New Tax to Save Libraries Recommended : Funding: Task force report says up to 10 county branches will have to close unless shortfall can be offset.
To avoid closing county libraries, a task force is proposing a new tax to solve the library system’s worsening budget crisis.
“The need is crucial for doing something to finance the libraries adequately so they can stay open. The literary life of a community is at stake,” said John F. Dean, county superintendent of schools and a member of the panel that suggested the library tax.
The library task force estimated that the new tax would raise $8.8 million in the next budget year, but the report did not specify how much that would add to the average homeowner’s annual property tax bill.
The task force this week proposed a ballot initiative that would ask county residents to vote to establish a special district, a benefit assessment or parcel tax earmarked for libraries.
Proponents of the tax believe Orange County residents would support it. They note that other California cities, including San Francisco, South Pasadena, Oakland and San Francisco, have bit the bullet and voted for such taxes.
The first general election in which such a library tax initiative could be considered would be in April, 1996, although a special election could be called earlier.
“There has been more support expressed for libraries than anything else except maybe public protection,” said Ernie Schneider, county administrative officer and chairman of the library task force. “When we cut back on hours and book purchases, the supervisors get calls.”
But some city officials expressed reservations Thursday about whether the proposed bailout of county libraries would hurt city-owned libraries or put additional financial pressure on cities.
Orange County residents will not easily accept a new tax, said Paul O. Brady Jr., city manager in Irvine and president of the Orange County City Managers Assn. He noted that it was only a few years ago that county voters agreed to a new highway improvement tax.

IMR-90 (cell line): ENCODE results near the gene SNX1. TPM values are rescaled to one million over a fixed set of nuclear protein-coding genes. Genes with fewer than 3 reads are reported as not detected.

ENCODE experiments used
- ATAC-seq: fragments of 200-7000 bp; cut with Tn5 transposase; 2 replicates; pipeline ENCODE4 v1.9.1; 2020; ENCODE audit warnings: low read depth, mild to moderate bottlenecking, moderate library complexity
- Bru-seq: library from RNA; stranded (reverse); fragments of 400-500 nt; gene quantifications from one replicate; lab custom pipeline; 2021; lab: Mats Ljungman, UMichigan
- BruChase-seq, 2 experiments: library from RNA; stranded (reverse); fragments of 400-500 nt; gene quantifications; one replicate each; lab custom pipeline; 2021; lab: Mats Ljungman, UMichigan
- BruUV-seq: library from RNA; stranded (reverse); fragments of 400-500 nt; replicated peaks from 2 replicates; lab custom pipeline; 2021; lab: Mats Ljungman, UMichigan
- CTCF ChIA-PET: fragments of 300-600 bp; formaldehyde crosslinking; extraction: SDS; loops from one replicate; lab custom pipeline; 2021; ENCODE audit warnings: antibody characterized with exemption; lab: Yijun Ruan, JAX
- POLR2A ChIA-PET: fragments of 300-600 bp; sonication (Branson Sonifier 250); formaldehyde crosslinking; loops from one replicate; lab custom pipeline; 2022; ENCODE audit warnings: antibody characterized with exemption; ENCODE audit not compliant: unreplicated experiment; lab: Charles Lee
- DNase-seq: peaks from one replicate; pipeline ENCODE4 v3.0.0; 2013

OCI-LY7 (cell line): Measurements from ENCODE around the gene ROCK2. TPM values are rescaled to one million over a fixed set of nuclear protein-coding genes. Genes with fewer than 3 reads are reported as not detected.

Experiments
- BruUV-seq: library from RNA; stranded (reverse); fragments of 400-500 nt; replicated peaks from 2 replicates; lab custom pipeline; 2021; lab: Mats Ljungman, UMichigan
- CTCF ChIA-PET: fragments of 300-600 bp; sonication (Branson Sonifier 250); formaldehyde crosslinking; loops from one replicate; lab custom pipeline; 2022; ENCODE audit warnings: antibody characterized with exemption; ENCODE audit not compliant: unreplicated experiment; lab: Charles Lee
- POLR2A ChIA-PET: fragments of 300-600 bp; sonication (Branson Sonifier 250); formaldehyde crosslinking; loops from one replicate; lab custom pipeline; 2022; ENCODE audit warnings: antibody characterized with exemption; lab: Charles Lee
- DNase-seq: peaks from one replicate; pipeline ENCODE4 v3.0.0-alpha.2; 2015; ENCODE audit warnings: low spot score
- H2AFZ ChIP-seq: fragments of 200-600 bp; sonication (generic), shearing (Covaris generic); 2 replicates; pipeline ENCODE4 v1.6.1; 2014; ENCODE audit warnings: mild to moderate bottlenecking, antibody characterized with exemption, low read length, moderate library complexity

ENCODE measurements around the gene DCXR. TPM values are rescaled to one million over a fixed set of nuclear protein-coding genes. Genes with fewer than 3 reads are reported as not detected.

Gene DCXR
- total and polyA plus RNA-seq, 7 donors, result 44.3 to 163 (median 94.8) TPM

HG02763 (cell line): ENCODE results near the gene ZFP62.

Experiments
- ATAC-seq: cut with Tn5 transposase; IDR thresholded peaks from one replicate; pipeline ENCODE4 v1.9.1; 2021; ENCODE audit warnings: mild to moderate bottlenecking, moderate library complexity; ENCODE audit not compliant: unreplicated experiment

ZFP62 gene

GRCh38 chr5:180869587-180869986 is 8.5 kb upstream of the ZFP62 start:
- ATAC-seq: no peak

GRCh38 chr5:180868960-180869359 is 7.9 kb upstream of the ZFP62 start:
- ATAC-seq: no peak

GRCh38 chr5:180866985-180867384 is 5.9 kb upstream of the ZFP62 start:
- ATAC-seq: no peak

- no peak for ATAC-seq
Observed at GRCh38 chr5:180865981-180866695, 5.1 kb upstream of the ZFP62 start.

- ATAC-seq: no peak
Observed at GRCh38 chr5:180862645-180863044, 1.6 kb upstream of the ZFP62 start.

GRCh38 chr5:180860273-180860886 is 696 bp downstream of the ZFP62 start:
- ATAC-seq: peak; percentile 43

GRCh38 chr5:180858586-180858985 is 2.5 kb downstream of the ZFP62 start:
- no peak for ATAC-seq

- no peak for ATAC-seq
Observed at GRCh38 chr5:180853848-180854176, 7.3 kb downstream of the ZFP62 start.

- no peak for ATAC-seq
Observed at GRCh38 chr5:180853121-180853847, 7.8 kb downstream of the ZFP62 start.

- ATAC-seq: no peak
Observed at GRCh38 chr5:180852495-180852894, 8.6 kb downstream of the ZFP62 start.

The library task force report, which was received this week by the County Board of Supervisors, is a draft and may be altered before it goes to the board for final approval.
The draft report proposes numerous potential fund-raising measures, such as increasing library late fines and charges for replacing lost library cards. But the task force concluded that a new tax, which it describes as “clearly an unpalatable option,” is the only way to avoid further reduction in library services.
“The bottom line is we are short $8 million to $10 million,” Schneider said. And only about $1 million of that shortfall can be met by non-tax methods, he added.
The county libraries, the report noted, are suffering from state legislation that in 1993 shifted a significant amount of property tax revenue from the county to the state.
In reaction, operating days and hours at county libraries were reduced by 40%, the purchase of new books and other materials was sharply cut back, staffing was cut and maintenance was postponed.
Even to operate at this diminished level, the task force report said, the county had to dip into reserves.
But those reserves will run out next year when even more drastic measures would be necessary to balance the budget without another revenue source, the task force said.
To offset the shortfall, Bert Scott, director of the county General Services Agency and co-chairman of the task force, estimated that 6 to 10 of the county’s 27 libraries would have to close.
Dolores Madrigal, manager of the county’s branch library in Laguna Beach, said, “If the libraries could depend on a consistent source of revenue we could go on with our business of serving the public.”
Costa Mesa Mayor Sandra L. Genis said she believes the county is obligated to provide library services with the share of property tax revenue it already claims for that purpose.
“It seems unfair that they would continue to take the same property tax split but cease to provide the service,” she said.
Genis said that if a separate library revenue source is established, she would like to study the feasibility of empowering some authority other than the county to administer the funds and operate the libraries.
Facing an anticipated $10-million shortfall next year, Orange County libraries are searching for ways to generate more revenue. Some possibilities, recommended by a county task force:
* Increase fees and charges such as those for overdue books and replacing library cards.
* Introduce fee-based services, renting best sellers, research and printing services.
* Become more aggressive in raising funds from individuals and businesses.
* Establish partnerships with private businesses to include sale of retail products in gift shops.
* Contract with schools to provide students with library services.
* Add new revenue from a community service district, benefit assessment or parcel tax. A new tax, if approved by voters, would be reflected on property tax bills.
Source: Orange County Public Library Task Force